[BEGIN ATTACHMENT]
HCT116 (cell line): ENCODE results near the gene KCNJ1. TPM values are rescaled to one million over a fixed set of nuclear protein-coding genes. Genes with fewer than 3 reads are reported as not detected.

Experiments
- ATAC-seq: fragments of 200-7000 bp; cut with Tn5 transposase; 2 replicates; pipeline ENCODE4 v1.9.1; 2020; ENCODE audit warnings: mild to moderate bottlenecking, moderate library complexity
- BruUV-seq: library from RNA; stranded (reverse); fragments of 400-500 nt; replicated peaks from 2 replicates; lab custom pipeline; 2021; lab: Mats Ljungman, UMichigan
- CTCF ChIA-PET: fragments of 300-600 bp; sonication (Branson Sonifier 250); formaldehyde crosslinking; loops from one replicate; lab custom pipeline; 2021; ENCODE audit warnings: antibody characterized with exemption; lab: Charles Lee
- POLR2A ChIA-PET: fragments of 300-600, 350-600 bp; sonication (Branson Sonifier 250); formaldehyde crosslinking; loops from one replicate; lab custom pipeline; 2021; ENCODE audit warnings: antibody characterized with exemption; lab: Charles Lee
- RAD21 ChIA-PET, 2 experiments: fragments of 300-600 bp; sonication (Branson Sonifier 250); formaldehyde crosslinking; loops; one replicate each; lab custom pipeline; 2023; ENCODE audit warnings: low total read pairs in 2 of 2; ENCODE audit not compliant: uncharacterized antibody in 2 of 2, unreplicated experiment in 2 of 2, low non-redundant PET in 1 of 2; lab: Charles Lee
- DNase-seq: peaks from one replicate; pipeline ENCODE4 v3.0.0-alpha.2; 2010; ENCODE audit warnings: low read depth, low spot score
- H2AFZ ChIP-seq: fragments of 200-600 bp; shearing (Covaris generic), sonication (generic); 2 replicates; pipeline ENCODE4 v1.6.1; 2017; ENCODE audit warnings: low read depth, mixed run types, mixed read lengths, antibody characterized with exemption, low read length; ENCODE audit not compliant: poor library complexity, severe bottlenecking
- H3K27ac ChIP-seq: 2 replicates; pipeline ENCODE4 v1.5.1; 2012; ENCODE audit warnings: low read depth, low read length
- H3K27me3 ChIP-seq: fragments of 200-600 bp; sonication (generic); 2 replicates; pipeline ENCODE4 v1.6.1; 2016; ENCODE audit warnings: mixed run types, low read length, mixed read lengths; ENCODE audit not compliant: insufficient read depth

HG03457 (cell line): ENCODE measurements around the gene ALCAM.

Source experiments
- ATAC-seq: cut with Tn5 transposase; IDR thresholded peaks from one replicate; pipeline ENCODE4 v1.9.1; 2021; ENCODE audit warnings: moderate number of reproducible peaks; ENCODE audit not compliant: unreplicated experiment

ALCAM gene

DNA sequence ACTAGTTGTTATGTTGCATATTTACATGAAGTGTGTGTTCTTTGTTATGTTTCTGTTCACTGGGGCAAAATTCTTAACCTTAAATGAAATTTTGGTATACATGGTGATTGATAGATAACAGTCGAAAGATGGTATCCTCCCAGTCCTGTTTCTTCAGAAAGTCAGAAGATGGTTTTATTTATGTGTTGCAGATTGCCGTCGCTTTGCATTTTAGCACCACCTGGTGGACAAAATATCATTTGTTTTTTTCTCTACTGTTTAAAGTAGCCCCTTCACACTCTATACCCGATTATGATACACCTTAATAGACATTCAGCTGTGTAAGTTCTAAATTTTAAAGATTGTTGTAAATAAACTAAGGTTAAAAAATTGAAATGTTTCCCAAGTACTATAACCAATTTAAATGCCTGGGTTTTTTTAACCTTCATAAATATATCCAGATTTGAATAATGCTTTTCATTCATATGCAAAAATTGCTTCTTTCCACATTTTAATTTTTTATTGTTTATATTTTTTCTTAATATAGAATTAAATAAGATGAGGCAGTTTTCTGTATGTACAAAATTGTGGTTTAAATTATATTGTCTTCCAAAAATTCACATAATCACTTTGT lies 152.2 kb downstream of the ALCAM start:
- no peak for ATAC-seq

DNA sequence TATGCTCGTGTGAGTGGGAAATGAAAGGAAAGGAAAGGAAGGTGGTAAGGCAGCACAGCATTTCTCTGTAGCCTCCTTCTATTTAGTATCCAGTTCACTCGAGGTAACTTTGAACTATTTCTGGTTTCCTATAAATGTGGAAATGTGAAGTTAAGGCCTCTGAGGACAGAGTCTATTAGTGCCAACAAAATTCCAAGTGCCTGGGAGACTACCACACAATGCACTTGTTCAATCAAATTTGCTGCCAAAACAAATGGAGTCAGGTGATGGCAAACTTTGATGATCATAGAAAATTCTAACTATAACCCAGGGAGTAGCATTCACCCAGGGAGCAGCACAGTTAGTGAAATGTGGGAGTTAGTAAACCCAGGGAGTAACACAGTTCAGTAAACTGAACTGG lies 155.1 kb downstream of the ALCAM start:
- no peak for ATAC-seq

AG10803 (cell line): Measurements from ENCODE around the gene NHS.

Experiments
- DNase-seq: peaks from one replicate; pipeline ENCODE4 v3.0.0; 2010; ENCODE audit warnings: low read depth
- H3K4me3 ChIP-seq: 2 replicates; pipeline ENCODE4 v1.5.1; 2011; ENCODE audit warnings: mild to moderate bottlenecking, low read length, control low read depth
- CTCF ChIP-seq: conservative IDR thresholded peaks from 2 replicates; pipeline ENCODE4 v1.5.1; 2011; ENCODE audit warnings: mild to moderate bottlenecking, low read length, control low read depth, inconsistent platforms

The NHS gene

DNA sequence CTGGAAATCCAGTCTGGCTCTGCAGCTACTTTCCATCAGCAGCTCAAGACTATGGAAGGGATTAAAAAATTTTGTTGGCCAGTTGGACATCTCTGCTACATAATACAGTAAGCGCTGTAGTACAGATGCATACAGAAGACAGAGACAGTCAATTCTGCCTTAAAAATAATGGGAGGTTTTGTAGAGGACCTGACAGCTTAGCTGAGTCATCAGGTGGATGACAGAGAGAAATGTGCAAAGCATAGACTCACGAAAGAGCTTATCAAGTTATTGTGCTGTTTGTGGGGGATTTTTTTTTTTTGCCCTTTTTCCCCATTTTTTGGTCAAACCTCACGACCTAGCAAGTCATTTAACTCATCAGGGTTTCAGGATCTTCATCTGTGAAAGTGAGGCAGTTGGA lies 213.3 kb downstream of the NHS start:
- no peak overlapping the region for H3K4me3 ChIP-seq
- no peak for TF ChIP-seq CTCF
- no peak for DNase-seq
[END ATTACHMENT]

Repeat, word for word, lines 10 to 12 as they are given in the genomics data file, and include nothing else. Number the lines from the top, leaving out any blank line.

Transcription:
- H3K27ac ChIP-seq: 2 replicates; pipeline ENCODE4 v1.5.1; 2012; ENCODE audit warnings: low read depth, low read length
- H3K27me3 ChIP-seq: fragments of 200-600 bp; sonication (generic); 2 replicates; pipeline ENCODE4 v1.6.1; 2016; ENCODE audit warnings: mixed run types, low read length, mixed read lengths; ENCODE audit not compliant: insufficient read depth

HG03457 (cell line): ENCODE measurements around the gene ALCAM.